Trusting people for the wrong reasons leads to disappointment

Gaining the confidence and skills to discourage predators

Gaining the confidence and skills to discourage predators

I realized something interesting today and something that should help me avoid being disappointed in the future. Many of us trust certain groups of people simply because of what we expect from them instead of what we know them to be. For example, we naturally trust that teachers, pastors, mothers, therapists, nurses, and others like that are going to be good, safe people that we can trust. And quite often they are, but sometimes they are not. In fact, sometimes terrible predators will join those groups or careers specifically to get access to people who will blindly trust them. Those people are very dangerous!

In my life, I was raised in a so-called Christian home. It was pretty abusive, but I was still raised to believe that “Christian” was synonymous with good. I attended church from time to time and I went to Christian schools for a while. I did indeed meet some good people–including a friend I’ve had for over 25 years! But, I also met a lot of jerks and snobs and bullies–including my abusive mother who would threaten to kill me and beat me, but looked so wonderful teaching Sunday School at church. I should know darn well that not all Christians are good people, but I still have this naive hope in my mind that they are safe. I want them to be. I want to feel like I can turn to people. Much in the same way, I wanted to believe my mother could be a loving mother despite all proof that she wasn’t.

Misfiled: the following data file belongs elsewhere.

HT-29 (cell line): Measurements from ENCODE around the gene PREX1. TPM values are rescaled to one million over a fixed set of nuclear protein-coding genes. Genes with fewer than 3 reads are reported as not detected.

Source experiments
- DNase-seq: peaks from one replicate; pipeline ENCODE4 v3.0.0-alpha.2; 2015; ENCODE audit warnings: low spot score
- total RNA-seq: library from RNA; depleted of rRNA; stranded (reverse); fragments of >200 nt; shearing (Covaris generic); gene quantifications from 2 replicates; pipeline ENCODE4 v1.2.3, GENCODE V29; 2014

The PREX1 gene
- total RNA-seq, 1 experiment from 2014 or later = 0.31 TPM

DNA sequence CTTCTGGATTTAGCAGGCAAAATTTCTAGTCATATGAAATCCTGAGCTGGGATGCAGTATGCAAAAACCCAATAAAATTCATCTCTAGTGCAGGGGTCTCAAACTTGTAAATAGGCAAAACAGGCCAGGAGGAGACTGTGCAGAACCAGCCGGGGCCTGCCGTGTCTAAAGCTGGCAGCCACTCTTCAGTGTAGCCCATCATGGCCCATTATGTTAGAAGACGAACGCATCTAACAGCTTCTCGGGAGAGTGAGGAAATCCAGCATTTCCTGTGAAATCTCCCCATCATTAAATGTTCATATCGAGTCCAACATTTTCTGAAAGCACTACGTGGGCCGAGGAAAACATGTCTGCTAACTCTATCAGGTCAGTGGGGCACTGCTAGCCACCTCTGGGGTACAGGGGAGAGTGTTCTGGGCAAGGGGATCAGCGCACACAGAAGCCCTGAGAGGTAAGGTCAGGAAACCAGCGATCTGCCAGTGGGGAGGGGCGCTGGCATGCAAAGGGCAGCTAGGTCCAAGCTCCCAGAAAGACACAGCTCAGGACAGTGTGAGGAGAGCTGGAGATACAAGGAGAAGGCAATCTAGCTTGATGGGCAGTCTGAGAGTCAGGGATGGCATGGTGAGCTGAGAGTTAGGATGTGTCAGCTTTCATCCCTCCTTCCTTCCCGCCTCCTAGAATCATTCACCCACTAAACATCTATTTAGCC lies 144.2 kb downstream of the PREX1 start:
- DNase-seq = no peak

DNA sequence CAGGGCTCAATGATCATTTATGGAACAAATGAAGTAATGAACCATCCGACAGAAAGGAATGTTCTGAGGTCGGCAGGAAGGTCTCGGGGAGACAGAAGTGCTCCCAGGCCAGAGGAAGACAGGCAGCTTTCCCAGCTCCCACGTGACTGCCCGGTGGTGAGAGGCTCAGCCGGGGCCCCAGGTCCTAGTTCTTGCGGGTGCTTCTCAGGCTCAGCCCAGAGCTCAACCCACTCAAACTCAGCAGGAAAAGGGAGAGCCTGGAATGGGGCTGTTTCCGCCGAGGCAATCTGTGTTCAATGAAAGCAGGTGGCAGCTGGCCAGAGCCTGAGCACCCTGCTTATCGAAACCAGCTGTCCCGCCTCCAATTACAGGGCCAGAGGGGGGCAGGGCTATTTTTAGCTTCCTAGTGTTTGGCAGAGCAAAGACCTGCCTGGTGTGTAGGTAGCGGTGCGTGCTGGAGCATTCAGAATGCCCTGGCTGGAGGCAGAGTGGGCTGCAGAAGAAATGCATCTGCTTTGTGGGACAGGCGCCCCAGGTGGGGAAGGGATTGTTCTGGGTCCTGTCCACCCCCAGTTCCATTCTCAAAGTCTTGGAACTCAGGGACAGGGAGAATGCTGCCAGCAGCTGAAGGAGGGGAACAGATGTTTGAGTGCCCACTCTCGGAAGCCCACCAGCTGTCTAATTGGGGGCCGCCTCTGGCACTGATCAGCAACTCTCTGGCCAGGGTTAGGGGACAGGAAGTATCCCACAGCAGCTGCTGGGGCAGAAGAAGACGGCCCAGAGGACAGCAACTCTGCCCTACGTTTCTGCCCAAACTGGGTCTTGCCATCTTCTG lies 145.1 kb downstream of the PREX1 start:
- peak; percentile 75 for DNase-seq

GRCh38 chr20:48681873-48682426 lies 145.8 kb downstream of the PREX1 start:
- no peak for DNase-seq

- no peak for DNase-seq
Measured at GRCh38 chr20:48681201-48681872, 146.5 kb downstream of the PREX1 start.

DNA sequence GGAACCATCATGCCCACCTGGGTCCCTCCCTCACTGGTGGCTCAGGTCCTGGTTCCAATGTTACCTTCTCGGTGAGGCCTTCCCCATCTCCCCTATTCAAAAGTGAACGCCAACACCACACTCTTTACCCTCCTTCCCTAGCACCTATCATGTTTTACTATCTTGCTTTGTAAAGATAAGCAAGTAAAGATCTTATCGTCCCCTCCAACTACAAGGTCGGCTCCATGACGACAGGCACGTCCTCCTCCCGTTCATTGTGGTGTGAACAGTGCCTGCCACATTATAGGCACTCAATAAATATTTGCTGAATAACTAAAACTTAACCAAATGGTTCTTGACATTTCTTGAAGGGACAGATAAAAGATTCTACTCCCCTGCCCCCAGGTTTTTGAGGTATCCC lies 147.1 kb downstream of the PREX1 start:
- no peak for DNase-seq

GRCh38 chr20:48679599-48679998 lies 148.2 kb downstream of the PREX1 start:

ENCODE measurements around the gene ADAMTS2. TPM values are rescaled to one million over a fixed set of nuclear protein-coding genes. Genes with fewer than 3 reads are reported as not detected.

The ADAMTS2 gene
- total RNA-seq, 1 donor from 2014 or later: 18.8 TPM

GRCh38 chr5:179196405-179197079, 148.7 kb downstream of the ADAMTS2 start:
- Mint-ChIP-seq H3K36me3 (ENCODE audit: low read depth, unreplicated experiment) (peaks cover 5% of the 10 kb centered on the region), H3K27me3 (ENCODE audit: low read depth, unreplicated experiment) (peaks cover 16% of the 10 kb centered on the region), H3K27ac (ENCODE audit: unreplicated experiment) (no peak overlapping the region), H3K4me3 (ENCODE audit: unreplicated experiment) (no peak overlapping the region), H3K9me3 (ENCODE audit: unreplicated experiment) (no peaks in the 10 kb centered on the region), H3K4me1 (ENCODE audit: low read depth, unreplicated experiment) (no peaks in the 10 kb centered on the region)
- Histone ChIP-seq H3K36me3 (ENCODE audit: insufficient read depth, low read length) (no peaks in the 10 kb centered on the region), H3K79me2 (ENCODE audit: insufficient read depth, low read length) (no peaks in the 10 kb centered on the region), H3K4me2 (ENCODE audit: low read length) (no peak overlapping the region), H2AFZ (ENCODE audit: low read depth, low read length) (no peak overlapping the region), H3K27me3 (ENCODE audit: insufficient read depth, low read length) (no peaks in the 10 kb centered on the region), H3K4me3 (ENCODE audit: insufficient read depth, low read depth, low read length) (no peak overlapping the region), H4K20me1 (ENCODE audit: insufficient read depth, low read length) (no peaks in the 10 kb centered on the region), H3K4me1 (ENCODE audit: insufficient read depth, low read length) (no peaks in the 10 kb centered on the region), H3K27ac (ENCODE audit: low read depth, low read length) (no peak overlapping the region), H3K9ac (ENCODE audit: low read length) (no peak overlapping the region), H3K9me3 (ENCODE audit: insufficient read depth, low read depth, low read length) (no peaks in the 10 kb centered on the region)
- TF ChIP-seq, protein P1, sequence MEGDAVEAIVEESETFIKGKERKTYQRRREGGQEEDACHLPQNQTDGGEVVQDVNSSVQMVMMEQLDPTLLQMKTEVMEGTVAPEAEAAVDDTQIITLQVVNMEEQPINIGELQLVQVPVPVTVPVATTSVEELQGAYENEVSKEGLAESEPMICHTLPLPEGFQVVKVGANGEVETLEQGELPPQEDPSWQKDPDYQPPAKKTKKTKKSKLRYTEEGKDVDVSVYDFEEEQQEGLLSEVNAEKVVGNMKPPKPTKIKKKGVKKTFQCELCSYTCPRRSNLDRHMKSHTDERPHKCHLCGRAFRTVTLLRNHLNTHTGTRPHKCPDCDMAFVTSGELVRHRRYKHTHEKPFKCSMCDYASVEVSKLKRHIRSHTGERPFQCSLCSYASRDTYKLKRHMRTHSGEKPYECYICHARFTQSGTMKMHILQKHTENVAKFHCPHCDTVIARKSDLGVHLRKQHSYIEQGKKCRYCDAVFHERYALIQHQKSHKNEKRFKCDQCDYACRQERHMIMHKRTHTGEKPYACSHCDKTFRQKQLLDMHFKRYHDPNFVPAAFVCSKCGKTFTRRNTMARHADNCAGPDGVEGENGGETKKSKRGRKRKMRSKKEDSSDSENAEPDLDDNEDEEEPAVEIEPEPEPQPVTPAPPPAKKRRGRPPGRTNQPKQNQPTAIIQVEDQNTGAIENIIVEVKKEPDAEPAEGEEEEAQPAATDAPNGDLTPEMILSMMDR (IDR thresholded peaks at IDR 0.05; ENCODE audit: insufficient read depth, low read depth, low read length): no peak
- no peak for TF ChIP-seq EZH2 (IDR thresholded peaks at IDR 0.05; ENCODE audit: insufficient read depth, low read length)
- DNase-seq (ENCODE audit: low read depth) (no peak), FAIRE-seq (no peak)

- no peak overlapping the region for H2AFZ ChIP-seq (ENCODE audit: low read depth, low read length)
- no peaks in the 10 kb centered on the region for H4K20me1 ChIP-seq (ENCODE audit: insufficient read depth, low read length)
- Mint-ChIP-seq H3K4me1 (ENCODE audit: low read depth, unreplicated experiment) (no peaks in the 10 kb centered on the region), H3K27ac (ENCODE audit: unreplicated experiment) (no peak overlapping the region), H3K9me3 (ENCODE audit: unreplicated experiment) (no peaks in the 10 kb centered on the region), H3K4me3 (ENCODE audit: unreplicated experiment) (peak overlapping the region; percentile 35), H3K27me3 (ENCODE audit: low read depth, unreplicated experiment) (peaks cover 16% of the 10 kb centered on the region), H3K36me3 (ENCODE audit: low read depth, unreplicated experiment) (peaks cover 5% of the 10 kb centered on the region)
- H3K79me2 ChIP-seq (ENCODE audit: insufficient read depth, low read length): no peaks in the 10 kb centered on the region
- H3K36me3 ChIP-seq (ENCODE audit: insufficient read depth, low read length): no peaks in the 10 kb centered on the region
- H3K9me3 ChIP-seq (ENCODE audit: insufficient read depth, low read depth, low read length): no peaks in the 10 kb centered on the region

Sometimes we get so caught up believing what we want to be true, that we miss the reality that it isn’t true at all. And so, for years, when I have needed support in my life, I have turned to Christians or Christian support groups. I have been sorely disappointed every single time. I keep finding people with no empathy, people who are self-righteous and people who are judgmental. Why do I keep trying? Because I have this idea/hope in my head that a Christian group should be a place of safety. And that naive belief misleads me.

Now some of the best friends I have are Christians, and they are the type I expect to find, but some of the nastiest people I’ve met are also self-proclaimed Christians. I don’t blame the religion or God. I blame the meanies who join the religion! But I need to learn the lesson that even disappointingly cruel people can end up in positions of people we/I have assumed are trustworthy. Since I have a history of being a doormat, I need to remember that just because someone carries a label that I trust doesn’t mean that person is trustworthy. Today I had a good reminder that I still need to watch and wait to really know what kind of person I’m dealing with, because actions speak louder than words.

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